But how do such imbalances manifest themselves with regard to mating strategies? When there is a surplus of men, men are more likely to adapt to women's preferences. When there is a larger male-to-female ratio, men are more likely to compete with each other to be what women want. And, on average, women tend to prefer longer-term relationships. In general, women report a greater desire for emotional investment than men. This is true across cultures. In fact, the sex disparity in this preference for emotional investment is greater in more egalitarian cultures. In other words, the difference in the desire for love and emotional investment between men and women is larger in societies that more strongly underscore egalitarianism and sociopolitical equality. In contrast, men, on average, are more likely to prefer more casual sexual relationships. Indeed, the sex difference in the male preference for casual sex and sexual variety is greater in more gender-egalitarian societies. For example, research led by the psychologist David Schmitt found that the sex difference for enjoyment of casual sex in Denmark, Norway, and Finland is higher than in less gender-egalitarian cultures such as Ethiopia, Colombia, and Swaziland.

And we see this on campuses with more male students relative to female students. Jon Birger, in Date-onomics, describes the dating scene on campuses with imbalanced sex ratios. On colleges with more men than women, such as Caltech, steady relationships are more widespread. Students go on dates, and men demonstrate commitment in partnerships. Men are more willing to do what women want in order to be with them. On the other hand, when there is a surplus of women relative to men, women are more likely to adapt to men's preferences. They compete with one another to be what men want. And this is what we see on campuses with more female students relative to male students. On colleges with more women than men, such as Sarah Lawrence, casual sex is more widespread. Hookup culture is more prevalent, and men are less interested in entering committed relationships. Women are more willing to do what men want in order to be with them.

Birger describes an interview with a female student at Sarah Lawrence:
Most straight men at Sarah Lawrence had no interest in a committed relationship. "Why would they?" she said. "It's like they have their own free harem. One of my friends was dumped by a guy after they'd been hooking up for less than a week. When he broke up with her, the guy actually used the word 'market' — like the 'market' for him was just too good."
If you have ever been around young men at elite colleges, many of them do speak in this way, especially if there are less-prestigious colleges nearby. This is because male students at top colleges can attract women at their own college, as well as other local campuses. On the other hand, women at top colleges are often only interested in dating men at their own college. For these women, the dating pool is less promising compared to their male counterparts.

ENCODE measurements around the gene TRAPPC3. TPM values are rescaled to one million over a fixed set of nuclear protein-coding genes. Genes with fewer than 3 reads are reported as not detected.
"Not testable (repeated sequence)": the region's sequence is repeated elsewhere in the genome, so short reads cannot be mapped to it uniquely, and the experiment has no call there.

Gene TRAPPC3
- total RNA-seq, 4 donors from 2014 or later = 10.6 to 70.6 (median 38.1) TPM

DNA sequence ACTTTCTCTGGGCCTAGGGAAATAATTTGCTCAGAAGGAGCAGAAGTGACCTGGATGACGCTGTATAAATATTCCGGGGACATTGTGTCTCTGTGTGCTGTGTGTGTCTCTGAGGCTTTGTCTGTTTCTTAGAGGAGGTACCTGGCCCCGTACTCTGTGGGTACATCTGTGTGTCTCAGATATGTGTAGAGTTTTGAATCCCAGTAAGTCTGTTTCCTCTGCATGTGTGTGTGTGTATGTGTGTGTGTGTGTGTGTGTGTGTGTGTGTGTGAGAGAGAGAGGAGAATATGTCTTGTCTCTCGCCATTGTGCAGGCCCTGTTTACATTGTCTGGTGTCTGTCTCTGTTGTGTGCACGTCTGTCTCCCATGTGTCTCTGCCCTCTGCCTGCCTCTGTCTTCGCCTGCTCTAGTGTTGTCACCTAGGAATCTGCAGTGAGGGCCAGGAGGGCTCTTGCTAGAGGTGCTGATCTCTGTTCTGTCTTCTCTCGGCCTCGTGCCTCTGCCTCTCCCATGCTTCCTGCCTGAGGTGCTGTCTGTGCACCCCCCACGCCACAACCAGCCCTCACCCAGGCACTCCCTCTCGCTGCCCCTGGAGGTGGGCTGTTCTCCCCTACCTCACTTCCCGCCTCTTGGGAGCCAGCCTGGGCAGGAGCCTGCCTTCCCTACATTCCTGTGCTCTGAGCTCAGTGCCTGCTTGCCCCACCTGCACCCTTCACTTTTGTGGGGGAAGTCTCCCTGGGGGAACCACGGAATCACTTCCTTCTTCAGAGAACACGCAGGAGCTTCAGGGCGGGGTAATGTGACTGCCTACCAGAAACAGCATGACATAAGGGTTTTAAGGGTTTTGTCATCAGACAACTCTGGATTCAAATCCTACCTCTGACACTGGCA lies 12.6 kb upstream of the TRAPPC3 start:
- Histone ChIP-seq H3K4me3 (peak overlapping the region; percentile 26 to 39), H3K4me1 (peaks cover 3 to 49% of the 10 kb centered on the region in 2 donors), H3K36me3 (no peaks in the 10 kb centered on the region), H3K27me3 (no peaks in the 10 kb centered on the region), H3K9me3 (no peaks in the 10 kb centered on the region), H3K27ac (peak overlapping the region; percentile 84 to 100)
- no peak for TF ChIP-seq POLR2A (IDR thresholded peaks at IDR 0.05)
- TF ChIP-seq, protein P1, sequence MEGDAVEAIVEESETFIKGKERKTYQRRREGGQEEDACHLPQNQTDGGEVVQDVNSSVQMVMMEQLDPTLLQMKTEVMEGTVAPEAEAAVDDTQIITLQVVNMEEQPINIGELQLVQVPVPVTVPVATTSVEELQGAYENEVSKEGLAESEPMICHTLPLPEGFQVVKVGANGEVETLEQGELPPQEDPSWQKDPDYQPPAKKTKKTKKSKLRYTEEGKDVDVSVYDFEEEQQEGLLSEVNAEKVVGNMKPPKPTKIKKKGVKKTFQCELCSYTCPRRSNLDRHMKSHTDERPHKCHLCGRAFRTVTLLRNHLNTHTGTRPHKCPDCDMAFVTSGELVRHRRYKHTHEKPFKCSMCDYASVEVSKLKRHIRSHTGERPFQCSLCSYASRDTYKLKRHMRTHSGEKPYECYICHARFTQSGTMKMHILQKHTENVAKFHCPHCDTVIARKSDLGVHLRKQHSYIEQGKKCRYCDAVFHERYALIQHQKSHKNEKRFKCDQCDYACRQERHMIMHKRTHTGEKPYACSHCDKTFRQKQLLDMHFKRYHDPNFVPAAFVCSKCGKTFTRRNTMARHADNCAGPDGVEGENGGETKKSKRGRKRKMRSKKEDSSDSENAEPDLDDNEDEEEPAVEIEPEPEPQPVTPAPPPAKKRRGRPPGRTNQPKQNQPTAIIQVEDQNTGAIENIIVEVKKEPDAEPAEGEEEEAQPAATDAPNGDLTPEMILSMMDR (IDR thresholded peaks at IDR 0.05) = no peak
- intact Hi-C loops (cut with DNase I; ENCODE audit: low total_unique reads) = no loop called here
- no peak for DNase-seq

Interestingly, women at colleges where women are more numerous trust men less. In a study on campus sex ratios and sexual behavior, researchers analyzed data from 1,000 undergraduate women from different U.S. colleges. Women's responses varied based on sex ratios on campus. For example, women at colleges with more women were more likely to agree that "men don't want a committed relationship" and that they "don't expect much" from the men with whom they go out. They also found that women on campuses with a higher female-to-male ratio were much less likely to report that they had never had sex.

The researchers report that, "women who attend college on campuses where they are more numerous tend to view men as less interested in commitment and less trustworthy. They are less likely to expect much from men, find it more difficult to locate the right kind of men, and are more likely to report that their relationships don't work out and that a woman can't have a boyfriend if she won't have sex." In other words, when men are in an environment where there are more women, they appear to put in less effort, and have less interest in relationships.

In contrast, in environments where men are more numerous, relationships are more likely to proliferate. The Harvard psychologist Marcia Guttentag and her colleague Paul Secord examined census numbers, data on sex ratios, and historical texts dating back to ancient Greece and medieval Europe. She found that in societies where men were more numerous relative to women, the culture was more likely to stress courtship and romance. Men had to compete for wives and were thus more willing to make commitments to women. While women in such societies were more likely to be cast in stereotypical gender roles, they also, Guttentag reports, exercised greater control in their choice of romantic partner. She found that the opposite was the case in societies with more women than men. She writes, "The outstanding characteristic of times when women were in oversupply would be that men would not remain committed to the same woman throughout her childbearing years." Intriguingly, Guttentag posits that feminist movements are energized when there is a dearth of men in the local environment: